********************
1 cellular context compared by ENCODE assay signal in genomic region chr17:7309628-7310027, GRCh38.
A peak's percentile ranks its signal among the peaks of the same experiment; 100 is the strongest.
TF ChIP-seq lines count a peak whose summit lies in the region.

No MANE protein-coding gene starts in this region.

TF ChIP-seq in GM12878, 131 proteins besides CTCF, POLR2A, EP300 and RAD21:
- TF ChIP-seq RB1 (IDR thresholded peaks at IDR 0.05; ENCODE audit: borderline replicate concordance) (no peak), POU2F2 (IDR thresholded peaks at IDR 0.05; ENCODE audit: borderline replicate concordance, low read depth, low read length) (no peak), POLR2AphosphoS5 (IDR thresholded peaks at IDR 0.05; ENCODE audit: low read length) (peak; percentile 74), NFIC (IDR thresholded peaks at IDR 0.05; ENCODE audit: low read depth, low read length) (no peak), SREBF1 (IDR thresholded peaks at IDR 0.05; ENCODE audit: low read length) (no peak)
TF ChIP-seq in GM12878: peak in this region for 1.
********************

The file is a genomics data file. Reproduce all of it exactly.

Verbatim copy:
1 cellular context compared by ENCODE assay signal in genomic region chr17:7309628-7310027, GRCh38.
A peak's percentile ranks its signal among the peaks of the same experiment; 100 is the strongest.
TF ChIP-seq lines count a peak whose summit lies in the region.

No MANE protein-coding gene starts in this region.

TF ChIP-seq in GM12878, 131 proteins besides CTCF, POLR2A, EP300 and RAD21:
- TF ChIP-seq RB1 (IDR thresholded peaks at IDR 0.05; ENCODE audit: borderline replicate concordance) (no peak), POU2F2 (IDR thresholded peaks at IDR 0.05; ENCODE audit: borderline replicate concordance, low read depth, low read length) (no peak), POLR2AphosphoS5 (IDR thresholded peaks at IDR 0.05; ENCODE audit: low read length) (peak; percentile 74), NFIC (IDR thresholded peaks at IDR 0.05; ENCODE audit: low read depth, low read length) (no peak), SREBF1 (IDR thresholded peaks at IDR 0.05; ENCODE audit: low read length) (no peak)
TF ChIP-seq in GM12878: peak in this region for 1.